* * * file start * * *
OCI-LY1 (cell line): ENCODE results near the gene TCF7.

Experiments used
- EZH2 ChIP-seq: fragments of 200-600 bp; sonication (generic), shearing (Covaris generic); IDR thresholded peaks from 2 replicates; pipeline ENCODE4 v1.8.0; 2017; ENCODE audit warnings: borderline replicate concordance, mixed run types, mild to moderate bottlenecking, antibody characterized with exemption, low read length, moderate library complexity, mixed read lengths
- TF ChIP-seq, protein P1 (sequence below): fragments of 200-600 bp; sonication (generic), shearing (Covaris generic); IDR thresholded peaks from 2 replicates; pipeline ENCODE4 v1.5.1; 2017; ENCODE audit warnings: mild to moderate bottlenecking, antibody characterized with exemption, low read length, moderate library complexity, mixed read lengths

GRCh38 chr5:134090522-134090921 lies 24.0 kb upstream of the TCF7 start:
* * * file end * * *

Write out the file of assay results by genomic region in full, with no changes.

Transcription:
OCI-LY1 (cell line): ENCODE results near the gene TCF7.

Experiments used
- EZH2 ChIP-seq: fragments of 200-600 bp; sonication (generic), shearing (Covaris generic); IDR thresholded peaks from 2 replicates; pipeline ENCODE4 v1.8.0; 2017; ENCODE audit warnings: borderline replicate concordance, mixed run types, mild to moderate bottlenecking, antibody characterized with exemption, low read length, moderate library complexity, mixed read lengths
- TF ChIP-seq, protein P1 (sequence below): fragments of 200-600 bp; sonication (generic), shearing (Covaris generic); IDR thresholded peaks from 2 replicates; pipeline ENCODE4 v1.5.1; 2017; ENCODE audit warnings: mild to moderate bottlenecking, antibody characterized with exemption, low read length, moderate library complexity, mixed read lengths

GRCh38 chr5:134090522-134090921 lies 24.0 kb upstream of the TCF7 start: